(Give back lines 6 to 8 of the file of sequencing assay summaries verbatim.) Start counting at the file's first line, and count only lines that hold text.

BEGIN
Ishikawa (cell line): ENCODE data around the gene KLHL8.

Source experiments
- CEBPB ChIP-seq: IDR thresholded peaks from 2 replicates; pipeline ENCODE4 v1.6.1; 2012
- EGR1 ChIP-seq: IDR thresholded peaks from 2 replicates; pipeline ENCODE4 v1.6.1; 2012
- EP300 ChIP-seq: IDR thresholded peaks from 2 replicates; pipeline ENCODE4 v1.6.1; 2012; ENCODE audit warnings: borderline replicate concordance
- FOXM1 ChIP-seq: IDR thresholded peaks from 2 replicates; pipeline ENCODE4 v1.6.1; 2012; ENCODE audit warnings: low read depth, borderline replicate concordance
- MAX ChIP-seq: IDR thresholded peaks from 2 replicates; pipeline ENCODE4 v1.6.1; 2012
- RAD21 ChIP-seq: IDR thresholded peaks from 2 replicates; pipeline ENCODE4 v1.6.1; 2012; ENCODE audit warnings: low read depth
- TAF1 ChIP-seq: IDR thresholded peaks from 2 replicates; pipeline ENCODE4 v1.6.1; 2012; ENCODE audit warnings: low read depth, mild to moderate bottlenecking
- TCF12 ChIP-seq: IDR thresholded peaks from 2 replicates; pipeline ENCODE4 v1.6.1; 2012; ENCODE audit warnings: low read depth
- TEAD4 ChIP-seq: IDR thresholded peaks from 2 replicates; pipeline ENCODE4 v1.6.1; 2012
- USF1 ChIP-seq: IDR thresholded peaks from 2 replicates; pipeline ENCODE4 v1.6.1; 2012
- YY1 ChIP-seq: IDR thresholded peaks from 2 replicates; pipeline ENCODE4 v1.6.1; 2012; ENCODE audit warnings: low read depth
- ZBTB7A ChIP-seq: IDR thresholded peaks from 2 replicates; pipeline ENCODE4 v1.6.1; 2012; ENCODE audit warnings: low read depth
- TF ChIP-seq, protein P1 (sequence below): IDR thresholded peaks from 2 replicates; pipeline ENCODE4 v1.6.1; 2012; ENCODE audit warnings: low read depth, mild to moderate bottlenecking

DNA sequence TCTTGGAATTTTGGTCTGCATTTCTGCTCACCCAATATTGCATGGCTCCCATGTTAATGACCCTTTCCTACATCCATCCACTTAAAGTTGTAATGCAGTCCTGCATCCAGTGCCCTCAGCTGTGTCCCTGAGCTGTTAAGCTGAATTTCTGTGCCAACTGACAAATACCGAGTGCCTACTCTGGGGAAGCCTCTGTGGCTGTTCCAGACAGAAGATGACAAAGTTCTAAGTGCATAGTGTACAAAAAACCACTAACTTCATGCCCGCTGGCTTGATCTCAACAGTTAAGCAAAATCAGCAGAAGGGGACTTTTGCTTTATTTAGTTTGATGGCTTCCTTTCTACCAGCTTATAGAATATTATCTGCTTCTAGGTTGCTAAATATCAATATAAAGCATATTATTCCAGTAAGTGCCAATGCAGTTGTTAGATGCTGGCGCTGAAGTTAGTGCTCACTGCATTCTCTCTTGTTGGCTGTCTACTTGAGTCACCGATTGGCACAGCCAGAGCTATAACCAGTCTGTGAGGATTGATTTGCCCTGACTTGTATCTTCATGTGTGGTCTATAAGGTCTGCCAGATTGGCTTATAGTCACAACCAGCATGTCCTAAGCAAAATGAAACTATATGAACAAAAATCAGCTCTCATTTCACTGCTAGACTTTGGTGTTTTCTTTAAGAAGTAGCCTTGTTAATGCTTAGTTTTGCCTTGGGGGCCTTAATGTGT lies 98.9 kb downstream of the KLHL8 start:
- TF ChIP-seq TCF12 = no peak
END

- FOXM1 ChIP-seq: IDR thresholded peaks from 2 replicates; pipeline ENCODE4 v1.6.1; 2012; ENCODE audit warnings: low read depth, borderline replicate concordance
- MAX ChIP-seq: IDR thresholded peaks from 2 replicates; pipeline ENCODE4 v1.6.1; 2012
- RAD21 ChIP-seq: IDR thresholded peaks from 2 replicates; pipeline ENCODE4 v1.6.1; 2012; ENCODE audit warnings: low read depth